On the 20th of July, 1885, the lands having been duly surveyed, a plat and survey of the township in which the lands were situated were 'duly filed in the local land office at the city of Duluth, Minnesota, and thereupon, and on the 21st day of July, 1885, upon application of the said Orillie Stram, acting by and through her said attorney in fact, said certificate of Sioux half-breed scrip number 19D was adjusted to and upon the lands in controversy' (they were specifically described), and the scrip was then and there duly located upon said lands as surveyed lands, and the locations were allowed by the officers of the local land office at Duluth, there not being at that time, nor at the time the scrip was located upon the lands when unsurveyed, nor at any other time, any valid adverse claim to said lands; and on the 21st of July, 1885, receiver's final receipts and certificates of entry were duly and regularly issued to said Orillie Stram, and duly and regularly recorded in the counties of Lake and St. Louis, Minnesota, within a few days thereafter.
The 'rights and interests' of Orillie Stram, by sundry mesne conveyances, were conveyed to the defendants in the proportions respectively as follows: 'Frank W. Eaton, the undivided 13-36, Merrill M. Clark, the undivided 9-36, Margaretha Lonstorf, the undivided 8-36, and Richard H. Fagan, the undivided 6-36; and the said defendants are still the owners of the said lands in said proportions.'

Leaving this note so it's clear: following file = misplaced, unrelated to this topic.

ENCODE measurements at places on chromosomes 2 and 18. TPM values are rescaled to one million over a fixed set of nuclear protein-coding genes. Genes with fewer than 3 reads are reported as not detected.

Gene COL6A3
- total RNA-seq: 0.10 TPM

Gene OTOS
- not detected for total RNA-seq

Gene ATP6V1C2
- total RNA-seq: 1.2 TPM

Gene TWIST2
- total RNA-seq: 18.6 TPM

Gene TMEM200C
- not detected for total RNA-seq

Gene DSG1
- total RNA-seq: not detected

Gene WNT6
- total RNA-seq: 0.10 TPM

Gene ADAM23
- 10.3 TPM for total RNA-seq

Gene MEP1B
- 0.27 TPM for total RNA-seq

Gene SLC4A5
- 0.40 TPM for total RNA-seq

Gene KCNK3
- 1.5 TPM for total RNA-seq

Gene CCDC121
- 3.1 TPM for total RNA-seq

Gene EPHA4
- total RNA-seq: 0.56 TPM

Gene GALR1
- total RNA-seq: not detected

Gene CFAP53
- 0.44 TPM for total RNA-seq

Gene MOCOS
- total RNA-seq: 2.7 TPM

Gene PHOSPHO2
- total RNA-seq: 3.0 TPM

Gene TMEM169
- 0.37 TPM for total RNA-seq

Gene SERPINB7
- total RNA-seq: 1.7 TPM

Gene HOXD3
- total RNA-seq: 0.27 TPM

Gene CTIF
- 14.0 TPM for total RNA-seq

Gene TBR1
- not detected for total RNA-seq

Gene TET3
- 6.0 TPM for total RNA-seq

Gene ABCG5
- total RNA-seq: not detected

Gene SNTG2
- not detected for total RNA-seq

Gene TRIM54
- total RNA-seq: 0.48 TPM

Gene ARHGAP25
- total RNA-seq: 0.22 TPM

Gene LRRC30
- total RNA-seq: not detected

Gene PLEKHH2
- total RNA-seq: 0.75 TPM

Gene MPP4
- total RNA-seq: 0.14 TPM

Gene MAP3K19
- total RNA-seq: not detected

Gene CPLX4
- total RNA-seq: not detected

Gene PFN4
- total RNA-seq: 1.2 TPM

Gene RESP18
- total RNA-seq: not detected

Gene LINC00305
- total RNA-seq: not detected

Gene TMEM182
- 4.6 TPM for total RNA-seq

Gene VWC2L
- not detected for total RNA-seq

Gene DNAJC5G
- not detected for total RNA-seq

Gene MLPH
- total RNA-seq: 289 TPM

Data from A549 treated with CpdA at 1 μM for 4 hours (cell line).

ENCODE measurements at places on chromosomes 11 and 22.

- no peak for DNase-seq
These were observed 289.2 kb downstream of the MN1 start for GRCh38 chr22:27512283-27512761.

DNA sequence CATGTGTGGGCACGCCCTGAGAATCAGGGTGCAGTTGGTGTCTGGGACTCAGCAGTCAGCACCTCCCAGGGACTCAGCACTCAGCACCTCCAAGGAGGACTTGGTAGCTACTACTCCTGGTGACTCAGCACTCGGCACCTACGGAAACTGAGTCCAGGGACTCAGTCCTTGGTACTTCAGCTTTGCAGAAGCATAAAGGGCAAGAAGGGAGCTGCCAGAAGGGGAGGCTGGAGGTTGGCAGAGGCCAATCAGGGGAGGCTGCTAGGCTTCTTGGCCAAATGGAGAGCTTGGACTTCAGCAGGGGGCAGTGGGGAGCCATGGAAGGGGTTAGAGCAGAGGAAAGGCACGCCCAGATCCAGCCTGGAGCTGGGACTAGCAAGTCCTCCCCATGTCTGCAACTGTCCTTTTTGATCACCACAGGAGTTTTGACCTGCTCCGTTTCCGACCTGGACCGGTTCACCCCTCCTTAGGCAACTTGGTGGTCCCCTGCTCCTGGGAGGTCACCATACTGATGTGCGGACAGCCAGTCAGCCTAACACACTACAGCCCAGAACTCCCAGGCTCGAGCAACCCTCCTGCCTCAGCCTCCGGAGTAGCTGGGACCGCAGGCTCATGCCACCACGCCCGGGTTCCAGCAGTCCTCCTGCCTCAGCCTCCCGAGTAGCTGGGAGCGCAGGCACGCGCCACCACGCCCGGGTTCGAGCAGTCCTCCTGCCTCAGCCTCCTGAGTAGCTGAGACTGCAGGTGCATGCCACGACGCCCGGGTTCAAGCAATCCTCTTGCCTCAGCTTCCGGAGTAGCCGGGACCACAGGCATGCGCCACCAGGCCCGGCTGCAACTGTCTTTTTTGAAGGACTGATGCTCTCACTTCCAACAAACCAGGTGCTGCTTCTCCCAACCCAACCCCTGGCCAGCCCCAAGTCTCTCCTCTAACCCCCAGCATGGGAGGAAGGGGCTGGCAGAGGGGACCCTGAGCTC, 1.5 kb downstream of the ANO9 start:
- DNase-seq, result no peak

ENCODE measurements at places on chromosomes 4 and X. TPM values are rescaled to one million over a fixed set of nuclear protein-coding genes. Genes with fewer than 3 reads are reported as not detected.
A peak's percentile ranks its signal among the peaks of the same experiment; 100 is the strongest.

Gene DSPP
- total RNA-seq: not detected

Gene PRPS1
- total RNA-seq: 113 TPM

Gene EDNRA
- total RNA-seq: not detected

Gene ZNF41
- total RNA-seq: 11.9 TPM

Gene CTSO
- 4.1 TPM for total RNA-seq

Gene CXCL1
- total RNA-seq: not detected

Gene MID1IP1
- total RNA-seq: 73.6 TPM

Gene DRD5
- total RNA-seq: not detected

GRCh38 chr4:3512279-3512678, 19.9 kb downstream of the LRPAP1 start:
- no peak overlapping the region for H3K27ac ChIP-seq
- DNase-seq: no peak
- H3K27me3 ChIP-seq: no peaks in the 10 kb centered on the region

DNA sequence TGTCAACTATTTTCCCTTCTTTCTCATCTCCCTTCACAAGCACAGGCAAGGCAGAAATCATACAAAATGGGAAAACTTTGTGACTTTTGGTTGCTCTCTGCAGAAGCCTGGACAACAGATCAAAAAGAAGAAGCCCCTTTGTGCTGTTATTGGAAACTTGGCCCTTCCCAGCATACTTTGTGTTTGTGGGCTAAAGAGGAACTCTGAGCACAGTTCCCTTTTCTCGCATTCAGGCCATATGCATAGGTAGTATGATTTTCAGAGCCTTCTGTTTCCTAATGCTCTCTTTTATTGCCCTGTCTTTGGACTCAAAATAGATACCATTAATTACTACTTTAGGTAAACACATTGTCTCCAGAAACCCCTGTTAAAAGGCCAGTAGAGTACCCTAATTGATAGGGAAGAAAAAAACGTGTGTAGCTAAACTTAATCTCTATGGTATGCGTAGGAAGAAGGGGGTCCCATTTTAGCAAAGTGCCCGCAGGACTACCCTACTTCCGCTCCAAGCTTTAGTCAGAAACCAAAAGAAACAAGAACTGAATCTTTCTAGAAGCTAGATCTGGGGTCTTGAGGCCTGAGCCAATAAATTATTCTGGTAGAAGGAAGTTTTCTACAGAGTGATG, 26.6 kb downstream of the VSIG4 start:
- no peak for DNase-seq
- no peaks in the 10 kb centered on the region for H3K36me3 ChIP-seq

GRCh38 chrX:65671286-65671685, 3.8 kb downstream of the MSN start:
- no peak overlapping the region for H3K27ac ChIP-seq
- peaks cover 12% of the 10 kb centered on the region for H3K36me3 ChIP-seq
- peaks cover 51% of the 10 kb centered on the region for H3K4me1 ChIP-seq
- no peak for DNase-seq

That on the 20th of July, 1885, one Thomas Hyde and one Angus McDonald respectively made application to make preemption filings on portions of the lands in controversy, which applications were denied both on the ground of the prior locations of the scrip and that the applications were not made in good faith, but in fraud, and in violation of the pre-emption laws. And it was determined by the local land office and sustained by the Commissioner of the General Land Office, and by the Secretary of the Interior, that neither Hyde nor McDonald ever had or obtained any rights whatsoever by reason of their application or any subsequent proceedings, but, notwithstanding, said Hyde and said McDonald 'made an attack upon the said decisions of the Land Department some time in November, 1885, and upon the location of the said certificates of scrip and the entry of lands thereunder.' A hearing was had on the 6th of April, 1886, and the local land officers sustained the scrip locations. An appeal was taken to the Commissioner of the General Land Office, and he held 'adversely to the scrip locations.' An appeal was then taken to the Secretary of the Interior. A hearing was had before the Secretary February 18, 1889, and he held and determined that neither Hyde nor McDonald had any interest or valid claim to the lands, but notwithstanding, also held that the scrip locations were illegal and invalid, and that neither Orillie Stram nor those claiming under her were entitled to the lands for the following reasons: (1) that the improvements made upon the land when it was unsurveyed were not made under the personal supervision of Orillie Stram, and that she had not had personal contact with the land; (2) that the power of attorney to Eaton to locate the scrip, and the power of attorney executed at the same time to Leonidas Merritt to sell the lands which should be located, operated as an assignment of the scrip, and were in violation of the act of July 17, 1854, and the entry of the lands therefore was not for the benefit of said Orillie Stram; (3) that the subsequent location and adjustment of the scrip to the lands after the latter were surveyed were ineffectual in view of the previous attempt to locate the scrip, and in view of his (the Secretary's) decision relative to the question of improvements; (4) that Orillie Stram had no power to alienate the lands before location of the scrip, or to contract for the sale of them, or to grant a power of attorney to sell the same for her after they should be located, but held that she had the right to sell immediately after location of the scrip. As a deduction from these conclusions, the Secretary held that the lands were still public lands, and open to entry. The decision of the Secretary was attached to the findings as an exhibit.